Author's Commentary, Page 3

But as a result of his personal problems and pain, he also developed a deep sense of empathy, which is probably why so many—even adults—confided their own problems in him. He understood and, despite his naturally garrulous nature, never betrayed a trust.

When the abductor finally unties his kidnap victim in the wake of their mutual catharsis, that was intended as being symbolic of their liberation from "pride's prison." The first step, as it is oft stated, in solving a problem is admitting that it exists. The boy is forced to stop hiding behind his denials of the severity of his problems at school and how very much they hurt him.

Nevertheless, notwithstanding the story's title, the abductor never once counsels the boy to bury his pride and go to his parents and admit his problems to them so they might change his school, or at least assure that he gets into a classroom in which more of his neighborhood friends are in. Why not?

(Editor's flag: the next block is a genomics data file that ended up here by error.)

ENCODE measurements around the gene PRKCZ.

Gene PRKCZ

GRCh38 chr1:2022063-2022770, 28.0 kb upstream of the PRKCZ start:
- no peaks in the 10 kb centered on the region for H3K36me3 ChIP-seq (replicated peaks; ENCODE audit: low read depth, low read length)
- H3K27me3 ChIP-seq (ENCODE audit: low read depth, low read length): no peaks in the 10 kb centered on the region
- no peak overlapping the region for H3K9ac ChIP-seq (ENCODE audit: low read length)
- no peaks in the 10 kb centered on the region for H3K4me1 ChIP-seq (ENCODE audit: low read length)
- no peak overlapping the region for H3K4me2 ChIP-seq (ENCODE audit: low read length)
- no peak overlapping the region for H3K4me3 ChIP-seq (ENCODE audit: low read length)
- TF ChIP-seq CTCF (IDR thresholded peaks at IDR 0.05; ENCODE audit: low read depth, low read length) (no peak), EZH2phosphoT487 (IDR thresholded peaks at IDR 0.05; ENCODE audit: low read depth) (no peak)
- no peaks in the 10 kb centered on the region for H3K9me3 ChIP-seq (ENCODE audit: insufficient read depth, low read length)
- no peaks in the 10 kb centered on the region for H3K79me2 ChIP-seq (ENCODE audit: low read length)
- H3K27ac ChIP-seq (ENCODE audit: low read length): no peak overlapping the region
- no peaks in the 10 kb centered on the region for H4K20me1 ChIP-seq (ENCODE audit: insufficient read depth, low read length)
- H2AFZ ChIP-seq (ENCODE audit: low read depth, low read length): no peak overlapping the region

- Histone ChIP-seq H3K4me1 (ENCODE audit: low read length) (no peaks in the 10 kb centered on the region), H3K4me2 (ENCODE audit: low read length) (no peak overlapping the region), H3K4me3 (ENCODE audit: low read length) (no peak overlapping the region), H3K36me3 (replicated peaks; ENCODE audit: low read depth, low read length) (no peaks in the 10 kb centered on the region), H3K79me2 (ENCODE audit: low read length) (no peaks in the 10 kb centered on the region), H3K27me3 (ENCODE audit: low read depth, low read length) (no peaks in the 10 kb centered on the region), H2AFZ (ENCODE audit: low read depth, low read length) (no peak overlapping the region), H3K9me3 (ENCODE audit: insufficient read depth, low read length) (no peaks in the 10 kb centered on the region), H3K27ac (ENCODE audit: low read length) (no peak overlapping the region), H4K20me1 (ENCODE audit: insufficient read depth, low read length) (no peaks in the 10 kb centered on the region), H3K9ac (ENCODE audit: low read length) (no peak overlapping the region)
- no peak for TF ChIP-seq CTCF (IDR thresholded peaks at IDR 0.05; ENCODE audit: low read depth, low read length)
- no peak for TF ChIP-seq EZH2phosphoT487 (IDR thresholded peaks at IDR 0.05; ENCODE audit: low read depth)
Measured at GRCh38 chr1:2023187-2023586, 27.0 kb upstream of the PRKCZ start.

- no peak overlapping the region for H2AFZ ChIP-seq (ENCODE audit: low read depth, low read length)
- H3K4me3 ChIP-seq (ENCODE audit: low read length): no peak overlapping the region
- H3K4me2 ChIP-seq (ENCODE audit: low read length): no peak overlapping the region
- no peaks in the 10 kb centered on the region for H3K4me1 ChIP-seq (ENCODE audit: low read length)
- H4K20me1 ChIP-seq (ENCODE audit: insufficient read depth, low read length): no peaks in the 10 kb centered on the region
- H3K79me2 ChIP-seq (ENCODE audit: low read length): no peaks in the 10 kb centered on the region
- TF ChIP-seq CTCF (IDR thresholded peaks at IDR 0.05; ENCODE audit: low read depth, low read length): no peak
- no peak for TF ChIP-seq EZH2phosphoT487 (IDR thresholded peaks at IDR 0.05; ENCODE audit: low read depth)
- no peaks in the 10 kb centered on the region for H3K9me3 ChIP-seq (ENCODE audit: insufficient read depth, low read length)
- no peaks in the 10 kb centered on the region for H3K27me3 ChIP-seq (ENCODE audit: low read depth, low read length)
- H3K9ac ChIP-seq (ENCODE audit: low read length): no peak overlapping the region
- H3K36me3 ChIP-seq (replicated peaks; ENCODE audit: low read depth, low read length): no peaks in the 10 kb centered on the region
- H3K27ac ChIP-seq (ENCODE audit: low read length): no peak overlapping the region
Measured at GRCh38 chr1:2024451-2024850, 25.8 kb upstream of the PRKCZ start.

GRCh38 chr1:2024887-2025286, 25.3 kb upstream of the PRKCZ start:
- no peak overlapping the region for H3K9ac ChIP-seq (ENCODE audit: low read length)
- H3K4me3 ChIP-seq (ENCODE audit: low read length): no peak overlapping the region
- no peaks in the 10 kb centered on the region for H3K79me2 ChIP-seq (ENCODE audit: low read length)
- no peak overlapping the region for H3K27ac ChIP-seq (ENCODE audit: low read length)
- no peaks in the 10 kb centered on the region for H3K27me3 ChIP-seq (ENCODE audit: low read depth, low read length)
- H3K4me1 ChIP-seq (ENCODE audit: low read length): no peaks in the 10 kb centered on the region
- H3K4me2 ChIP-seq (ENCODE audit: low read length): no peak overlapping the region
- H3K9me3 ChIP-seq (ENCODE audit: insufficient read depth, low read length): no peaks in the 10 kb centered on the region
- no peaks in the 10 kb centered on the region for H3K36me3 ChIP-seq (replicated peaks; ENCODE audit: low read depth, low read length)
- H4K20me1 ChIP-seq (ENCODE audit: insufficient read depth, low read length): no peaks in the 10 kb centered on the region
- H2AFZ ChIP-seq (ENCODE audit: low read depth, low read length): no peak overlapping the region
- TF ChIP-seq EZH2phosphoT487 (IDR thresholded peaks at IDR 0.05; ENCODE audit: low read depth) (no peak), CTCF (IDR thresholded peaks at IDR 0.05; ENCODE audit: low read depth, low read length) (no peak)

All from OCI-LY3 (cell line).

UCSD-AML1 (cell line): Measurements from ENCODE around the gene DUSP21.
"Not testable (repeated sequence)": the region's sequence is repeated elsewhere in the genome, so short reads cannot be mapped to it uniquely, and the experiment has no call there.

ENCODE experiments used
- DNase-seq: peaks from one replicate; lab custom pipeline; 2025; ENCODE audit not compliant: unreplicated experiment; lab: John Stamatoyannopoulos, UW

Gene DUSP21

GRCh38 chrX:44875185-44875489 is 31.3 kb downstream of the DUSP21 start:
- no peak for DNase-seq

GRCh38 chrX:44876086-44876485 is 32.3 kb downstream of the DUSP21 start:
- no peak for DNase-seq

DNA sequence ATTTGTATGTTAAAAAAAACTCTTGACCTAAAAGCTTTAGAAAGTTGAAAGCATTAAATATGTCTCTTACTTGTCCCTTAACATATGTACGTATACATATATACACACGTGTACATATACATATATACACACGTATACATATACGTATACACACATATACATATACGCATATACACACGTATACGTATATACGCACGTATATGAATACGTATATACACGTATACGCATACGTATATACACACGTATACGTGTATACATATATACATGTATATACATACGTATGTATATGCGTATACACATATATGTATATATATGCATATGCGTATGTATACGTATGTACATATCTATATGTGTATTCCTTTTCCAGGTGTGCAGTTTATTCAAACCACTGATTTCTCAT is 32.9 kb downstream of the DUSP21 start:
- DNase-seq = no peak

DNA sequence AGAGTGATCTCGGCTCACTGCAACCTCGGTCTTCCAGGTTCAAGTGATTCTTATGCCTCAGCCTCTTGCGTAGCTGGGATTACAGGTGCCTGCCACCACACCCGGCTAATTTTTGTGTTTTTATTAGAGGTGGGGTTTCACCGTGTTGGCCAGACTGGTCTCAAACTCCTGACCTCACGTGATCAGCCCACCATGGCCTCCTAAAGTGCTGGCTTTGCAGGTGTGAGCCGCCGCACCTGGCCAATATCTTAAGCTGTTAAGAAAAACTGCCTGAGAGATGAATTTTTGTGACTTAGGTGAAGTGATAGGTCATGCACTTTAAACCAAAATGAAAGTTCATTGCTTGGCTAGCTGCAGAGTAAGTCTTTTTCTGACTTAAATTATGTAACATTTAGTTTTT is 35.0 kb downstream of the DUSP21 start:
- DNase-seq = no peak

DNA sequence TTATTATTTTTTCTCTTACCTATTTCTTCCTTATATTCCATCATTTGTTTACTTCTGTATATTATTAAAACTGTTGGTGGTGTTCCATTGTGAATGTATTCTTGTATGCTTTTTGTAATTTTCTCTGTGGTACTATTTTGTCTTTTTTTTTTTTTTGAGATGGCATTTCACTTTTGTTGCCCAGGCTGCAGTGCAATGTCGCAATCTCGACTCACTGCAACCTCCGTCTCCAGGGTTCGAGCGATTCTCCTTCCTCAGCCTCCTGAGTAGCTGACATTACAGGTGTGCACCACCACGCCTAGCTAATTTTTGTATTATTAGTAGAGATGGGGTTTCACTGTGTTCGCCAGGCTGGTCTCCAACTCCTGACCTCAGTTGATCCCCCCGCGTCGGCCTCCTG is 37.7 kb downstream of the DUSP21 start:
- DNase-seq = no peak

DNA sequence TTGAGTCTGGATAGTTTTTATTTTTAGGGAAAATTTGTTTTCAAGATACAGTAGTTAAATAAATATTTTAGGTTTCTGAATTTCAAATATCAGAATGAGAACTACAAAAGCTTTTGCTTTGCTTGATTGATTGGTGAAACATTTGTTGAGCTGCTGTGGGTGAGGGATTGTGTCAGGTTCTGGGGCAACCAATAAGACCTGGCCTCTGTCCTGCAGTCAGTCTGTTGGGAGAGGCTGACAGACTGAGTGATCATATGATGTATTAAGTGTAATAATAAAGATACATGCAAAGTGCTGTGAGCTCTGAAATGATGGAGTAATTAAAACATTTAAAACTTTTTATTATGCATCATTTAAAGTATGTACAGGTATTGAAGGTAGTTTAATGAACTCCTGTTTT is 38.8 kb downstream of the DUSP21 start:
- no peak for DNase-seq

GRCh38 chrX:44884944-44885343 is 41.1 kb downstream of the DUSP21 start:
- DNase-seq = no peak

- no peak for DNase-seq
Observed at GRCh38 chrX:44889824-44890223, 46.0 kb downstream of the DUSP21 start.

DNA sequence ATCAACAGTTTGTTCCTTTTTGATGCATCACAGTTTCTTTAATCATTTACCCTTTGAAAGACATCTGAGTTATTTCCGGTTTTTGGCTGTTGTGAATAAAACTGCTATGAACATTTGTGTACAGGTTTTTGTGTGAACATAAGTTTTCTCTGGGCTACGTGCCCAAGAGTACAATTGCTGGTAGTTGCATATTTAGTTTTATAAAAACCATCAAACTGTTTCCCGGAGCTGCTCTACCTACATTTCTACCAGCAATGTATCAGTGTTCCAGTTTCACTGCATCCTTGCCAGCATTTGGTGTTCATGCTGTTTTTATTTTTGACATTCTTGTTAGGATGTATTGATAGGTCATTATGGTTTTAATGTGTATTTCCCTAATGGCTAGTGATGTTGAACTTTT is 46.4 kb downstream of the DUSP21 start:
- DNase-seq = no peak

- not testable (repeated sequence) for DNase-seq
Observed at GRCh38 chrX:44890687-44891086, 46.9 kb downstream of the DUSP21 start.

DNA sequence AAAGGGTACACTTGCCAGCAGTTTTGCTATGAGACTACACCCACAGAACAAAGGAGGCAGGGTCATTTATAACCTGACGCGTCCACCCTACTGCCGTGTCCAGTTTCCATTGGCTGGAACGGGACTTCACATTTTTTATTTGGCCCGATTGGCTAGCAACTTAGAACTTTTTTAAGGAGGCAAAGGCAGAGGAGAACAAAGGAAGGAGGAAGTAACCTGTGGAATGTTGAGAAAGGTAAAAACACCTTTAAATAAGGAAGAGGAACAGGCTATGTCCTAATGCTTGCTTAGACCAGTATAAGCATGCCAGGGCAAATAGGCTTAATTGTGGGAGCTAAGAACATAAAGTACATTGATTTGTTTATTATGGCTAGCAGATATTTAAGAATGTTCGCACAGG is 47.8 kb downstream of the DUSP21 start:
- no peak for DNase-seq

When the abductor tells the boy, "I don't know the answer why people sometimes act as cruelly as they do...," he means that. It is incomprehensible to him that someone could actually derive pleasure from tormenting or humiliating another person, as alien to his nature. Neverthelss, he knows that such people exist and if the boy is to live at all, it must be in such a world.

Thus, he gives him advice to help him cope in such an environment instead. Some might consider this "blaming the victim," which is what I meant when I earlier asserted that the piece is not as "whining" or "touchy-feely" as it might appear to be at first reading. Indeed, in many respects the advice the adult gives the boy resembles a 1960s Charles Atlas ad in comic books.

Thank you for reading the story and please recommend it to others. I hope it does some good.

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